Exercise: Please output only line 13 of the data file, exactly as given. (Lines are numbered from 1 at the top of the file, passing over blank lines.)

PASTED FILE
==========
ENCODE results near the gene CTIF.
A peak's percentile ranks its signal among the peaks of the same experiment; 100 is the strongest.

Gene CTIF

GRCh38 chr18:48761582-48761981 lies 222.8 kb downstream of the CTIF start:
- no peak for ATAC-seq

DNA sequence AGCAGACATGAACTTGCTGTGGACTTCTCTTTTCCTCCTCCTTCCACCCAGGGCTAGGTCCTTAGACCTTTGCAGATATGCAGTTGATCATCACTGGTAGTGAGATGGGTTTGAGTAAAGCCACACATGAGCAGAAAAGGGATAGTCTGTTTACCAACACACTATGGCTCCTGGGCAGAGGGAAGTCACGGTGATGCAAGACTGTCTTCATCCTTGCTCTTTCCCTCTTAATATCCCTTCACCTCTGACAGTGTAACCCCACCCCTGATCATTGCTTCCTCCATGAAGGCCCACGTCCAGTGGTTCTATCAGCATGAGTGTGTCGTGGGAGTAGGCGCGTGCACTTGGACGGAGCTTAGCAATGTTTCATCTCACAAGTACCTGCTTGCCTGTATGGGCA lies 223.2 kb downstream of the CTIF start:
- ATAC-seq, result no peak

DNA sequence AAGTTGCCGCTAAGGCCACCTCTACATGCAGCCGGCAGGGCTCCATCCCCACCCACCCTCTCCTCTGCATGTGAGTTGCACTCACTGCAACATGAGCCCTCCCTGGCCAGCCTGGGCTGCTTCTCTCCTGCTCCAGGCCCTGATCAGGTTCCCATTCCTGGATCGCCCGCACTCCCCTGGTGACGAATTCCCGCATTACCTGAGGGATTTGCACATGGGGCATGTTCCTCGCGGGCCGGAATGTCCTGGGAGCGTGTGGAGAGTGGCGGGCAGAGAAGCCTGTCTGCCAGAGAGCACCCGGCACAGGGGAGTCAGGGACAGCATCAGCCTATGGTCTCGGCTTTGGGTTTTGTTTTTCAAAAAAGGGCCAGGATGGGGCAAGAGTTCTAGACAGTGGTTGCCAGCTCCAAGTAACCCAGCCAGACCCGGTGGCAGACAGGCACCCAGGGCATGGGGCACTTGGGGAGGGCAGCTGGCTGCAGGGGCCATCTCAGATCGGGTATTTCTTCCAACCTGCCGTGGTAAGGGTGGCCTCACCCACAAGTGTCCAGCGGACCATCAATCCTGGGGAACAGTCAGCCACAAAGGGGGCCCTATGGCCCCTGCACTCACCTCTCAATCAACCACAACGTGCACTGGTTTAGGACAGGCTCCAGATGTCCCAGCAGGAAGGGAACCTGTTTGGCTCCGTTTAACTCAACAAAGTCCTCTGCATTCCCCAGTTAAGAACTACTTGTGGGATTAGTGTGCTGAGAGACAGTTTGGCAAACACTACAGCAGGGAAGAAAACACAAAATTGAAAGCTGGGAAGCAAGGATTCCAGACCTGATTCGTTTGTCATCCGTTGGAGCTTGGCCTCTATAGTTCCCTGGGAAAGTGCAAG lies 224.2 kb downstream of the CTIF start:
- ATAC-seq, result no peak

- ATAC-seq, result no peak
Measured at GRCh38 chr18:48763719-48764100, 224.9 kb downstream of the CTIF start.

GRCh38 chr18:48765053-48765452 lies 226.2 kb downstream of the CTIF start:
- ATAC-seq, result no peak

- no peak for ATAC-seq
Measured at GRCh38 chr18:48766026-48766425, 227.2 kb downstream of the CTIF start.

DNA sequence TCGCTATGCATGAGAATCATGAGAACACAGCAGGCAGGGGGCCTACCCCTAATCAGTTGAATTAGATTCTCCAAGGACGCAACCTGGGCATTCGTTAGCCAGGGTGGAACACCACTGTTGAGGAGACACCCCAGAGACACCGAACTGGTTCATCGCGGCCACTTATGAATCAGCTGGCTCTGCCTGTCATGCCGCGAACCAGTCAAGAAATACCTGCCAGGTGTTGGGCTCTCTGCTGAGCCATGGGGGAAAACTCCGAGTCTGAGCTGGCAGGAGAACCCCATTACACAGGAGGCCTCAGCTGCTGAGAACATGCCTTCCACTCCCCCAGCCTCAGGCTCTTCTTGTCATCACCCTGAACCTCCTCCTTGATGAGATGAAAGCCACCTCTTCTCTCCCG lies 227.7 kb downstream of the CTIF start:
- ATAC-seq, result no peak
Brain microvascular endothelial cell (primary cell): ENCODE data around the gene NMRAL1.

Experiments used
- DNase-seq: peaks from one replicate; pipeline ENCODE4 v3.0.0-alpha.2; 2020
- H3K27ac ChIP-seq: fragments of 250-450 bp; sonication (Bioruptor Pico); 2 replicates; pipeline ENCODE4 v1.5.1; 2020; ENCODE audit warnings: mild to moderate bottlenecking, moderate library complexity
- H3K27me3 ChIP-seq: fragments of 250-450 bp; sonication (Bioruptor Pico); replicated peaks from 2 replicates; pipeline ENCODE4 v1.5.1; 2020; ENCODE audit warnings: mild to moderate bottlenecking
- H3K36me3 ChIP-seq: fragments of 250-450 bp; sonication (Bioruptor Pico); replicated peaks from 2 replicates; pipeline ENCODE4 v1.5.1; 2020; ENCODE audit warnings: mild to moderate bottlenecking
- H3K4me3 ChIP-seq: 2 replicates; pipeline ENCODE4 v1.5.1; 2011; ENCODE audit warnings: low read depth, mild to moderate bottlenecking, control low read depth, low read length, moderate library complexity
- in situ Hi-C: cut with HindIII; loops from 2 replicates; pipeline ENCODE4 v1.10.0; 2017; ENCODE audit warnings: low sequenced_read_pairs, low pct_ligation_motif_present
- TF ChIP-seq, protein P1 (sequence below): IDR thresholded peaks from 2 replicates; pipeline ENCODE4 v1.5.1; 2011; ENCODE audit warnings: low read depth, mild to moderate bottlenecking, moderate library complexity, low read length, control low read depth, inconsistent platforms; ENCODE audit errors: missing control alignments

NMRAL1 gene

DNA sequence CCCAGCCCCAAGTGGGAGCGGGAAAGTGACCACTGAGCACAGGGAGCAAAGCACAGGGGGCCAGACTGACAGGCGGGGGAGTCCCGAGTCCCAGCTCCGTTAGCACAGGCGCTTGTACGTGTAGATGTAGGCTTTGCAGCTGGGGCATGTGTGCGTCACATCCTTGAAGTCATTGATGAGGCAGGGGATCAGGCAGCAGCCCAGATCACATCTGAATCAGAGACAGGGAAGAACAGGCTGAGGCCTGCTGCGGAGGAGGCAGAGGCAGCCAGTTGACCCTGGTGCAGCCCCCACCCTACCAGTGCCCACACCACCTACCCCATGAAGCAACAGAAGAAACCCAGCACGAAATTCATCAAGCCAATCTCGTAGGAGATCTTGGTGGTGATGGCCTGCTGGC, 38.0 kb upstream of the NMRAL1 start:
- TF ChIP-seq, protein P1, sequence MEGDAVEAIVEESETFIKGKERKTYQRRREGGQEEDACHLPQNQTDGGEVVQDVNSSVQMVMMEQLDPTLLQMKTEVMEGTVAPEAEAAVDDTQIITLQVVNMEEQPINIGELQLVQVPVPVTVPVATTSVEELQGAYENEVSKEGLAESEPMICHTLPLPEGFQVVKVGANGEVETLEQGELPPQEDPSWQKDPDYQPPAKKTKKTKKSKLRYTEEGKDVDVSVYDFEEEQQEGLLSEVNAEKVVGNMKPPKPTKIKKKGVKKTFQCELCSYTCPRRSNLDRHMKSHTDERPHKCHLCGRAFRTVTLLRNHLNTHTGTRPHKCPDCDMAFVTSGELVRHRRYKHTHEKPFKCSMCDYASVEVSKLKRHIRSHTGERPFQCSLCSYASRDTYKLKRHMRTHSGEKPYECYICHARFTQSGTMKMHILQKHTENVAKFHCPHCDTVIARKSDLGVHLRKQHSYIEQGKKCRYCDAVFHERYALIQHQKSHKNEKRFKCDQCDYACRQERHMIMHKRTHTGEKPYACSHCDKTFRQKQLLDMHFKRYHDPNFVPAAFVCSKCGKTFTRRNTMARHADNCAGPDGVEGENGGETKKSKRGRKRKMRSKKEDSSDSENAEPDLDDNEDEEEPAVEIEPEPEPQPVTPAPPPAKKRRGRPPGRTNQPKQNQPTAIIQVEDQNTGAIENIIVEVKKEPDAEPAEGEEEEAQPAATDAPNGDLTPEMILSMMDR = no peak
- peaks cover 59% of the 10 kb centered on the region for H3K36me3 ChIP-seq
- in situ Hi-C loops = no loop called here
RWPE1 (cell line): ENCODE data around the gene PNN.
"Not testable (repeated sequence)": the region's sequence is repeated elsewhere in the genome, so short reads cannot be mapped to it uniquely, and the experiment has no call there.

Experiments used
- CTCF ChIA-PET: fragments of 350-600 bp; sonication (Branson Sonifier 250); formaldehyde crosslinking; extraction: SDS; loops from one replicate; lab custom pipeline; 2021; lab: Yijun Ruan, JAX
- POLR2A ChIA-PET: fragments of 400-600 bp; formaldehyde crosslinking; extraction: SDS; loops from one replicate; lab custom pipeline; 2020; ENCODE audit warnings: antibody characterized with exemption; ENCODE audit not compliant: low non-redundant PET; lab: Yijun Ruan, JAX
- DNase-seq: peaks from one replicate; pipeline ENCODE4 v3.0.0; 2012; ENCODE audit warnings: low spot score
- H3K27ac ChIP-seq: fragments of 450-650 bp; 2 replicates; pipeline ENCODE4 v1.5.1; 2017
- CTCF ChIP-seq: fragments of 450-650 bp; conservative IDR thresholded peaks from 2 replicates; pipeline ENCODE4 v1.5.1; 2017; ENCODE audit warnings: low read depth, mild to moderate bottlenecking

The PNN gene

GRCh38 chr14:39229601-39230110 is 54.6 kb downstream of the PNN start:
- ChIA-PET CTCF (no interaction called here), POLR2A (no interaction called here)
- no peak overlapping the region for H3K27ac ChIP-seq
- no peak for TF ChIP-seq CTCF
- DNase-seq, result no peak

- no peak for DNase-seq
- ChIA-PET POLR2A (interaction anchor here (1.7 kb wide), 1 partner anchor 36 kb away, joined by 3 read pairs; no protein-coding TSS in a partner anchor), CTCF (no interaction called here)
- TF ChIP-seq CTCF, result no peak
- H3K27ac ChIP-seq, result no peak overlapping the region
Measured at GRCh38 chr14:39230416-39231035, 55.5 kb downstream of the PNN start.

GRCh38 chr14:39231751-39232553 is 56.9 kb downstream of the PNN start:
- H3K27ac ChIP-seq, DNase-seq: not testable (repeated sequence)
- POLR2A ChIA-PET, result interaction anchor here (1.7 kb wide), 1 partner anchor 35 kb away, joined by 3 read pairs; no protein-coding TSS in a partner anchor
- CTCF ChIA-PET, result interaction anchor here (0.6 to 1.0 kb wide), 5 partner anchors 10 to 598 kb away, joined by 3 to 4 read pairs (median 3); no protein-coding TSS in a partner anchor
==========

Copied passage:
- ATAC-seq, result no peak